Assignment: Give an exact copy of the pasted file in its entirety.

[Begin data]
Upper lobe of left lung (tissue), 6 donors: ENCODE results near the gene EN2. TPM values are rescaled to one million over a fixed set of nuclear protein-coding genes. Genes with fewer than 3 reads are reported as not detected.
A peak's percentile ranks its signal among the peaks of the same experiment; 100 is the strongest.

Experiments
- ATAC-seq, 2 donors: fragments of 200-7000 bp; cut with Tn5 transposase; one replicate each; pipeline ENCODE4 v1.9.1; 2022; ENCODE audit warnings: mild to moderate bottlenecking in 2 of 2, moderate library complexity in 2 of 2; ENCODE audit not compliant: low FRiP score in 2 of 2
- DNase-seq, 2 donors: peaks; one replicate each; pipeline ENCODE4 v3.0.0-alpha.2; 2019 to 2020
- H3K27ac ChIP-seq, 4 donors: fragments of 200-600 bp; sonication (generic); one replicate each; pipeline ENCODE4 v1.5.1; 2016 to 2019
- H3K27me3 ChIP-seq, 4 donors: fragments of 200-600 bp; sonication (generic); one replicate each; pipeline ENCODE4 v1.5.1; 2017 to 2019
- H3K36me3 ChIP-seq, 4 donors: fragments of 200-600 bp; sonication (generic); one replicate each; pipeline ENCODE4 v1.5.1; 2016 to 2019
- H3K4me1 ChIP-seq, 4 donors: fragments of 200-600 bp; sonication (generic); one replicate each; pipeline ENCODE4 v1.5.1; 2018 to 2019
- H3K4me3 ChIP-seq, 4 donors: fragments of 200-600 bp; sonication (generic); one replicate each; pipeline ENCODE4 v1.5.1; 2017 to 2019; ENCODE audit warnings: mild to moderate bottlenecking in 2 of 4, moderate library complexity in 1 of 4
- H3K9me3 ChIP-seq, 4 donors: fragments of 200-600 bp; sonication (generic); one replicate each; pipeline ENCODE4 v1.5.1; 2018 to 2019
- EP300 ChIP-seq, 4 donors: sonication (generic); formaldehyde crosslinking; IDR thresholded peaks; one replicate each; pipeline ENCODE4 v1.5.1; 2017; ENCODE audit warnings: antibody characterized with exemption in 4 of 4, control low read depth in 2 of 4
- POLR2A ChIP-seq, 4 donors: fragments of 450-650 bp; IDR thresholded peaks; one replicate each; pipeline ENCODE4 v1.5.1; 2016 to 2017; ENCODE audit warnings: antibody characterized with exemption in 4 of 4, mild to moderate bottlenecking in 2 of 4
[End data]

Upper lobe of left lung (tissue), 6 donors: ENCODE results near the gene EN2. TPM values are rescaled to one million over a fixed set of nuclear protein-coding genes. Genes with fewer than 3 reads are reported as not detected.
A peak's percentile ranks its signal among the peaks of the same experiment; 100 is the strongest.

Experiments
- ATAC-seq, 2 donors: fragments of 200-7000 bp; cut with Tn5 transposase; one replicate each; pipeline ENCODE4 v1.9.1; 2022; ENCODE audit warnings: mild to moderate bottlenecking in 2 of 2, moderate library complexity in 2 of 2; ENCODE audit not compliant: low FRiP score in 2 of 2
- DNase-seq, 2 donors: peaks; one replicate each; pipeline ENCODE4 v3.0.0-alpha.2; 2019 to 2020
- H3K27ac ChIP-seq, 4 donors: fragments of 200-600 bp; sonication (generic); one replicate each; pipeline ENCODE4 v1.5.1; 2016 to 2019
- H3K27me3 ChIP-seq, 4 donors: fragments of 200-600 bp; sonication (generic); one replicate each; pipeline ENCODE4 v1.5.1; 2017 to 2019
- H3K36me3 ChIP-seq, 4 donors: fragments of 200-600 bp; sonication (generic); one replicate each; pipeline ENCODE4 v1.5.1; 2016 to 2019
- H3K4me1 ChIP-seq, 4 donors: fragments of 200-600 bp; sonication (generic); one replicate each; pipeline ENCODE4 v1.5.1; 2018 to 2019
- H3K4me3 ChIP-seq, 4 donors: fragments of 200-600 bp; sonication (generic); one replicate each; pipeline ENCODE4 v1.5.1; 2017 to 2019; ENCODE audit warnings: mild to moderate bottlenecking in 2 of 4, moderate library complexity in 1 of 4
- H3K9me3 ChIP-seq, 4 donors: fragments of 200-600 bp; sonication (generic); one replicate each; pipeline ENCODE4 v1.5.1; 2018 to 2019
- EP300 ChIP-seq, 4 donors: sonication (generic); formaldehyde crosslinking; IDR thresholded peaks; one replicate each; pipeline ENCODE4 v1.5.1; 2017; ENCODE audit warnings: antibody characterized with exemption in 4 of 4, control low read depth in 2 of 4
- POLR2A ChIP-seq, 4 donors: fragments of 450-650 bp; IDR thresholded peaks; one replicate each; pipeline ENCODE4 v1.5.1; 2016 to 2017; ENCODE audit warnings: antibody characterized with exemption in 4 of 4, mild to moderate bottlenecking in 2 of 4